What actually happens is that every time there is a funding approval—if there are many years or even an ongoing portion to this approval—once it's been through Treasury Board, it's considered briefed into the reference levels. Then the funding for each year appears in a fresh appropriation act that's put in front of Parliament.
Because it is a pilot and because people become creatures of habit, they talk about what we're doing now with the same language that they've been using to talk about what we used to do, which is why we get this kind of mix-up where people say that they're asking for 25% or three-twelfths of their main estimates. What they really mean to say is that they're asking for 25% or three-twelfths of what they need for the year.
In the instructions, a copy of which we will provide for the committee, that is the first instruction we give: “Tell us what you need to begin your fiscal year”, which is roughly what you need for the first three months of the year.
Now, if I could refer back to Mr. Blaikie's earlier point about referring to a main estimates amount, in some ways, because we have this practice of carrying previous approvals in an ongoing A-base, they have, at any given time, an idea of what next year's main estimates would be if nothing else were to happen. Sort of buried in our technical instructions for how to arrive at interim estimates is that departments are asked to figure out two things. One is the cash requirement for the first three months of the year. The other—and it's written into almost every vote wording that you will see in the proposed schedules of the appropriation bill—is that there is a reference to the total commitments that can be entered into for the following year.
For example, for the Privy Council Office, their interim estimates request is only about $53 million, but there's a specific line in their vote 1 wording that says they can enter into commitments not exceeding $163 million, more or less, for the fiscal year. That is the number they're referring to as their main estimates. It's what they know now to be their main estimates if nothing else happens. That is published in the interim estimates along with the specific request.
Good morning, dear friends. First, I want to extend greetings to all of the employees of Treasury Board. Treasury Board has had four presidents in the past nine weeks. I may have a political viewpoint on that, but I won't comment. However, I understand that it is never easy for public servants when a new minister comes in. That is quite normal, no matter who the minister is. That said, having had four in the space of nine weeks can't have been easy for you. So, through you, I commend all of the men and women who work at Treasury Board.
However, do allow me one brief political aside: in seven months, you will have a new president of Treasury Board, if that is the population's wish.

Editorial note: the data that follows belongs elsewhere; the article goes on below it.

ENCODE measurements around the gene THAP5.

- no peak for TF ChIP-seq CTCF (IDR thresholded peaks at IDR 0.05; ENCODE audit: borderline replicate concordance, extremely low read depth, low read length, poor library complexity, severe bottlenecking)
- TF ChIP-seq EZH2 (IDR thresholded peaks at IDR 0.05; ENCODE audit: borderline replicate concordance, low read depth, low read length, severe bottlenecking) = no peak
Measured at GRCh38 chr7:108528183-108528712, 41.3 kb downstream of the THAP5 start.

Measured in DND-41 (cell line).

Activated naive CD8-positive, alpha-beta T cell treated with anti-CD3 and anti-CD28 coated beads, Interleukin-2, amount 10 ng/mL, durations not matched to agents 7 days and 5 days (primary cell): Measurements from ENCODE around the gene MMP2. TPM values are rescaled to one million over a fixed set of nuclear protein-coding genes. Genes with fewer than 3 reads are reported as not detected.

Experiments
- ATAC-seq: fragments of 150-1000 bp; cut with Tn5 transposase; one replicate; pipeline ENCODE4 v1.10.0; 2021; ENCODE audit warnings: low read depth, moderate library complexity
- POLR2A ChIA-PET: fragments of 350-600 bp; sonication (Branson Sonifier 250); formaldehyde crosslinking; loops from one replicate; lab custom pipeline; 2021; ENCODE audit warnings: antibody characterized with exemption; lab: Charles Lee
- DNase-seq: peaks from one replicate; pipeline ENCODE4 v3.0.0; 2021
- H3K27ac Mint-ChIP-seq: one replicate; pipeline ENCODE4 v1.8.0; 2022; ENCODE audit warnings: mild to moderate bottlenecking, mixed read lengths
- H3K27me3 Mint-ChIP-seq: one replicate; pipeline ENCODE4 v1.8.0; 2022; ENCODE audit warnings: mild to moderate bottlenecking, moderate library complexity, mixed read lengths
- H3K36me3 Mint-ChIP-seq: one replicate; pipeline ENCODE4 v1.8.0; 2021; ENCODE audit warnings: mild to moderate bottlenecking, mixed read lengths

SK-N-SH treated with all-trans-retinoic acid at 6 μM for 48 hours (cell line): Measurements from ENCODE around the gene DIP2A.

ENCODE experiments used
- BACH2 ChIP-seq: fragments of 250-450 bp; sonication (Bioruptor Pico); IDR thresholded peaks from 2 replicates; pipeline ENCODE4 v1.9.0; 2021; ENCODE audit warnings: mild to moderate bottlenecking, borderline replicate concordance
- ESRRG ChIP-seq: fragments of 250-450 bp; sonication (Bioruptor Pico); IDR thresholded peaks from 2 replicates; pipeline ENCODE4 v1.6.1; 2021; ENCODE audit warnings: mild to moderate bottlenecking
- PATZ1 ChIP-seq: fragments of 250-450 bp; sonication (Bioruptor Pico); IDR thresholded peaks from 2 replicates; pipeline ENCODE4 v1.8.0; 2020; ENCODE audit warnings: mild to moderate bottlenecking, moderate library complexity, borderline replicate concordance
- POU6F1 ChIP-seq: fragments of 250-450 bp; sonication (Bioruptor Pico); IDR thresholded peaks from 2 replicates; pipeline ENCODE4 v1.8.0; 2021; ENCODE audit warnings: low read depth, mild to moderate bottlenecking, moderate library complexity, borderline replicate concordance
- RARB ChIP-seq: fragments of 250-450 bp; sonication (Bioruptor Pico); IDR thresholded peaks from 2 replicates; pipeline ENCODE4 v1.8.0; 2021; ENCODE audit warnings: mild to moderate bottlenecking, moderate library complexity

I'd like to go back to the famous issue of Treasury Board vote 40. We voiced some very serious concerns about this central appropriation of $7 billion—which some have referred to as a slush fund—when it was proposed last year. Indeed, that amount could be both a catch-all and a mechanism allowing the government to fund very specific activities just a few months before the election. And we see today that a lot of that money has been spent, but we have few details as to how.
Here are my questions: the government still has seven months to govern before the population makes its decision. What is left of the $7 billion originally allocated under vote 40? What are the planned or potential authorized expenditures, and what are the related dates? And will Treasury Board have to abandon spending the funds from that vote once the election has been called?
The budget implementation vote expires effectively at the end of the fiscal year. If departments have submissions, and their Treasury Board meetings up to the end of the fiscal year.... If they come in and Treasury Board gives approval, and there's no deviation from the scope of the initiative and it's entirely consistent with the stringent language that's around the use of that vote, then funds can be allocated to it, but only up to March 31. After March 31—whether it's April 1, 2 or 3—if a department has not received funding or has not come forward for funding for an initiative, it would have to be captured in an estimates.
As you know, the election will be on October 21. We think the Prime Minister will launch the campaign six weeks beforehand. Does the chair of the Treasury Board have full power, full authorization, to spend more money during the election campaign?
The only thing I would say is that there is a specific authority that's in supply that's been granted per Parliament. That would be through main estimates, and then any supplementary estimates that could be before that, if there is one.
After that, once you're in the writ period, then you move to Governor General special warrants. It would need to be something as routine business and that is approved by the Governor General through the writ period. That period can last from the beginning of the writ and can span up to 60 days past the return of the writ.